On Thu, Jul 26, 2012 at 7:24 PM, Bruce Momjian <br...@momjian.us> wrote: > On Thu, Jul 26, 2012 at 02:17:22PM -0400, Bruce Momjian wrote: >> > > Is that sufficient? >> > >> > Well, at the very least, you need to guarantee that the standby is >> > caught up - i.e. that it replayed all the WAL records that were >> > generated on the master before it was shut down for the final time. I >> > don't think that telling the user that they must be sure to do that is >> > sufficient - you need some kind of built-in safeguard that will >> > complain loudly if it's not the case. >> >> Yes, that would be a problem because the WAL records are deleted by >> pg_upgrade. Does a shutdown of the standby not already replay all WAL >> logs? We could also just require them to just start the standby in >> master mode and shut it down. The problem with that is it might run >> things like autovacuum. >> >> I was originally thinking that we would require users to run pg_upgrade >> on the standby, where you need to first switch into master mode. > > OK, sorry, I was confused. You _have_ to run pg_upgrade on the standby > --- there are many things we don't preserve, and we need pg_upgrade to > move those user file to the right place --- a obvious example is > tablespace files. Database oids aren't even preserved, so the data > directory changes.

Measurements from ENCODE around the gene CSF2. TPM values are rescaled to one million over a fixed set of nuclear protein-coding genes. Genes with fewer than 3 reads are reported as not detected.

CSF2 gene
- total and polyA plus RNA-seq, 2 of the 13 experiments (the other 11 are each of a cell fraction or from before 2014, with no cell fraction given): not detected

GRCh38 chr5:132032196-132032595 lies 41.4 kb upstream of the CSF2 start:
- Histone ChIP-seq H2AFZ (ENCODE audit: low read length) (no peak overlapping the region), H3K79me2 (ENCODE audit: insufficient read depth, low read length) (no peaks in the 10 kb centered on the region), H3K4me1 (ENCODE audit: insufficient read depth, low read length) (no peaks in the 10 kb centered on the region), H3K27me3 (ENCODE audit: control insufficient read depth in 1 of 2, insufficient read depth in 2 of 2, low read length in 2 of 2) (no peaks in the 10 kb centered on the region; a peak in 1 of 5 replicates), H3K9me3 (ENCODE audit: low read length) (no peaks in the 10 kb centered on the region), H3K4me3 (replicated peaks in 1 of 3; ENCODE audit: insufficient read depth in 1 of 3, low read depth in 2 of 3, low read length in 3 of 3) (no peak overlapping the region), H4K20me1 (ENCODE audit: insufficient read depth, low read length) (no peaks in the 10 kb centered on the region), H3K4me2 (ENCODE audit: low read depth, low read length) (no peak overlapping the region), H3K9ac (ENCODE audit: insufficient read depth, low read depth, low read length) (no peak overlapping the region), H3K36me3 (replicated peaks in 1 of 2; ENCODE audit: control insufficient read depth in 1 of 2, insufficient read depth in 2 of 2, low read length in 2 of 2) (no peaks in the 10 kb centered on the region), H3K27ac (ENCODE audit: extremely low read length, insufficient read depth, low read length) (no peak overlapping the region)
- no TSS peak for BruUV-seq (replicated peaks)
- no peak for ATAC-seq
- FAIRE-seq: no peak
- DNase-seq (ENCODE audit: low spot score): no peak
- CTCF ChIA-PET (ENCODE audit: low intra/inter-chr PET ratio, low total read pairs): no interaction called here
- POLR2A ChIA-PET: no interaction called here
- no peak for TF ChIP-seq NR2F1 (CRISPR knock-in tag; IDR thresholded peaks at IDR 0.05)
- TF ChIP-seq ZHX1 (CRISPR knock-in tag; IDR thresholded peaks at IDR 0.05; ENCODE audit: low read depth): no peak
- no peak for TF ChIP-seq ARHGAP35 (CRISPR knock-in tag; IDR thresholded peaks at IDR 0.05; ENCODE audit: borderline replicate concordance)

These are reasons why you CANNOT run pg_upgrade on the standby, not why you HAVE to. If you run pg_upgrade on the standby and separately on the master, you will end up with divergence precisely because of those things that aren't preserved. Any approach that calls for pg_upgrade to run on the master and standby separately is broken. -- Robert Haas EnterpriseDB: http://www.enterprisedb.com The Enterprise PostgreSQL Company -- Sent via pgsql-hackers mailing list (email@example.com) To make changes to your subscription: http://www.postgresql.org/mailpref/pgsql-hackers